When we adopted Charlotte earlier this month, I knew we had a lot of work to do in terms of unlearning bad habits and trying to teach new, good ones. That much is true.
But what I never anticipated is that we’d go through a middle-of-the-night routine not unlike having a newborn. Which explains why I’m routinely up between 1 and 2 a.m. walking our little terrier around the block so she can go to the bathroom.
Charlotte came to us with a recent past that included sleeping each night in a kennel, so I figured that meant she was down for the night.
No matter if we put her to bed at 10 or 11 p.m. or close to midnight — and even if she relieves herself before doing so — she will be up in two or three hours, barking to be let out.
One might think I’d take the opportunity to complain. But I won’t.
The way I figure it, one of two things is true. Either she’s playing us or she really does have a tiny bladder. I’m giving her the benefit of the doubt because each and every time we have that middle-of-the-night walk, she’ll pee and poop.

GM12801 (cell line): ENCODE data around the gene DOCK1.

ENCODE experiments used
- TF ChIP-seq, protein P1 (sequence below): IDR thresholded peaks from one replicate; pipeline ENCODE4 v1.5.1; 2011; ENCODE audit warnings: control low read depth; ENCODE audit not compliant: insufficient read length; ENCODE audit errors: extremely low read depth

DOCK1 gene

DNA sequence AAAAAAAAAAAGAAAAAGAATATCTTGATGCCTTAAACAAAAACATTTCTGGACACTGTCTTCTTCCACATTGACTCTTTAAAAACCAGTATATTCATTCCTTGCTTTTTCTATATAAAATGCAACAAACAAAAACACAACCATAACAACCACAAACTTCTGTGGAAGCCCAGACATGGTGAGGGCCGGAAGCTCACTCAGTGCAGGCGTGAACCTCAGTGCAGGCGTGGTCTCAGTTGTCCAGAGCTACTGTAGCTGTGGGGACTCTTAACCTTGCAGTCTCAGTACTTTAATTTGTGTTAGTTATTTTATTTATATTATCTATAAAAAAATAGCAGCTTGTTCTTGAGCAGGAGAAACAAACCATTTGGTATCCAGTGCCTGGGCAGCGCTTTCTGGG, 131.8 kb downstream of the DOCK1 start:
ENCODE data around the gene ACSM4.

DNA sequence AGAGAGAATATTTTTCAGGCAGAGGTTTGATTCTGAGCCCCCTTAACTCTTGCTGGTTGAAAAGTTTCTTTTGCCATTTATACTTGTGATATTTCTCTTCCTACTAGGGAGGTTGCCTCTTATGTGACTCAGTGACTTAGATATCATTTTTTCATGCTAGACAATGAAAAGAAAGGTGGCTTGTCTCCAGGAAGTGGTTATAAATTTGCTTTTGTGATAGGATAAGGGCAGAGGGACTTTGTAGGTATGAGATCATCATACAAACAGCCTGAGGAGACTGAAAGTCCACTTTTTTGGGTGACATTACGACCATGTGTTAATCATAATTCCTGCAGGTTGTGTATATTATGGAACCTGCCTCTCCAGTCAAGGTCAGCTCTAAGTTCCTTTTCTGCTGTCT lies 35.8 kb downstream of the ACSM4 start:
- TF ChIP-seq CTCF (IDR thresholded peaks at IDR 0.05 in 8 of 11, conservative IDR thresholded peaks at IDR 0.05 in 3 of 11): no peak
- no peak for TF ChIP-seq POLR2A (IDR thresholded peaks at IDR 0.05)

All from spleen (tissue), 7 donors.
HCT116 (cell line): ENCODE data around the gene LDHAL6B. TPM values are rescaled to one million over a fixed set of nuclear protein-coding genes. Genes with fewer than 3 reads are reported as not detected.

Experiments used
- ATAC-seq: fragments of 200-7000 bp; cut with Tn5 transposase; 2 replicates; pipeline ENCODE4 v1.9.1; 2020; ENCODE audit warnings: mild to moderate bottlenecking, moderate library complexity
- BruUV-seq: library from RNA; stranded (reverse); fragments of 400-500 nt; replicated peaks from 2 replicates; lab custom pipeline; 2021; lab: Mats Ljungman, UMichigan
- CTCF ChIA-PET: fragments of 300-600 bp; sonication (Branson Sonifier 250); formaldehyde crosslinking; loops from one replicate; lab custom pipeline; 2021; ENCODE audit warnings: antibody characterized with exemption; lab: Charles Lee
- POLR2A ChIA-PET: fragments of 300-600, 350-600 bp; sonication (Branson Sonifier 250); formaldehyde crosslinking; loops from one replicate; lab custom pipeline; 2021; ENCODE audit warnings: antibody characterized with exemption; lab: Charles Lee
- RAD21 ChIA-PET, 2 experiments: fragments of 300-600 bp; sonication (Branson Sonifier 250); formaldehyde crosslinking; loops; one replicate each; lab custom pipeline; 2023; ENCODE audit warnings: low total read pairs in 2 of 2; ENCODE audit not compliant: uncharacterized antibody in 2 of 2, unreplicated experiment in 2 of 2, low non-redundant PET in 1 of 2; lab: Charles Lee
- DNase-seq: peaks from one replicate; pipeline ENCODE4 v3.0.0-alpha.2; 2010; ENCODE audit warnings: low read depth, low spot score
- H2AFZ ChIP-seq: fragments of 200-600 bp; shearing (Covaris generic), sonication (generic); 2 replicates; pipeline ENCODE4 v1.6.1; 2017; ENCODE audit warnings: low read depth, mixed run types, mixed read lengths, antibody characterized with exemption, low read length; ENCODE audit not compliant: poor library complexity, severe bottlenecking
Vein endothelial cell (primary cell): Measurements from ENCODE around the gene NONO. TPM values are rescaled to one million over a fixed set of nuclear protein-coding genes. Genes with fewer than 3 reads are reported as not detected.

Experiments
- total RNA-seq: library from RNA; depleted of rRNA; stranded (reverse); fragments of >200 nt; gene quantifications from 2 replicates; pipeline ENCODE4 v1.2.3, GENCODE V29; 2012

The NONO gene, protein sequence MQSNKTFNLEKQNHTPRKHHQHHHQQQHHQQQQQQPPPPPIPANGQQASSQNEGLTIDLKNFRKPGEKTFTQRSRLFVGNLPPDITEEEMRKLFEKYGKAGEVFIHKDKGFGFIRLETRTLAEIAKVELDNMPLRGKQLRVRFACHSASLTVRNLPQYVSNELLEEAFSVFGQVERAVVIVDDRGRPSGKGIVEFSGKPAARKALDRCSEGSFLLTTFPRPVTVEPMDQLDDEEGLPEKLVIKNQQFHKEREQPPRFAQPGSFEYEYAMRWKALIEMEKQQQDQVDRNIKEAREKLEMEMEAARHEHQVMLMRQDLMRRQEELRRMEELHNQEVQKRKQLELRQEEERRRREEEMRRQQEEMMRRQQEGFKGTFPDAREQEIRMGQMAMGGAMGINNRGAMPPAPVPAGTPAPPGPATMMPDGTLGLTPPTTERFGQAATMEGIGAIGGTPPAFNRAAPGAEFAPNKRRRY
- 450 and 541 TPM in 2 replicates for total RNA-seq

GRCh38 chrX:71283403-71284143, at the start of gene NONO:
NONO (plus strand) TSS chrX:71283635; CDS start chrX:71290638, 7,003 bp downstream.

The other issue is her behavior on the leash. During daylight hours, Charlotte can be like a bull out of a chute. There are just so many sights and smells to tempt a little terrier, whether it’s a squirrel, a bird, another dog or who-knows-what-scents in the grass and leaves. We’ve taken her to obedience classes but so far there’s not much change — and, frankly, I’m not surprised, given that she was living on the streets before she got picked up by the animal shelter folks and subsequently moved to two or three short-term places before she wound up in our home.
After midnight, she becomes much calmer. In the dark wee hours, there is less visual and aural stimulation. She’s more responsive and — maybe this is wishful thinking — appreciative of the relative quiet.
Maybe that’s why I’m not as put out as one would expect. Several times I’ve found myself embracing the experience — the one-on-one time with our rescue dog, knowing we’re the only ones out at that hour, and reminding myself that things could be a lot worse if she were unmanageable in other ways.
I’m sure we look pretty funny. I’ll stagger out the door in pajama bottoms, hoodie and slippers or, if the weather is warm, a ratty T-shirt and baggy shorts. Charlotte, meanwhile, is all but invisible with her jet-black coat.
Once we’re inside, all is forgiven. I’m glad we chose to give this little runt a home. With her playful spirit, she makes it a cheerier place.
Lead photograph: Lori Rauh Rede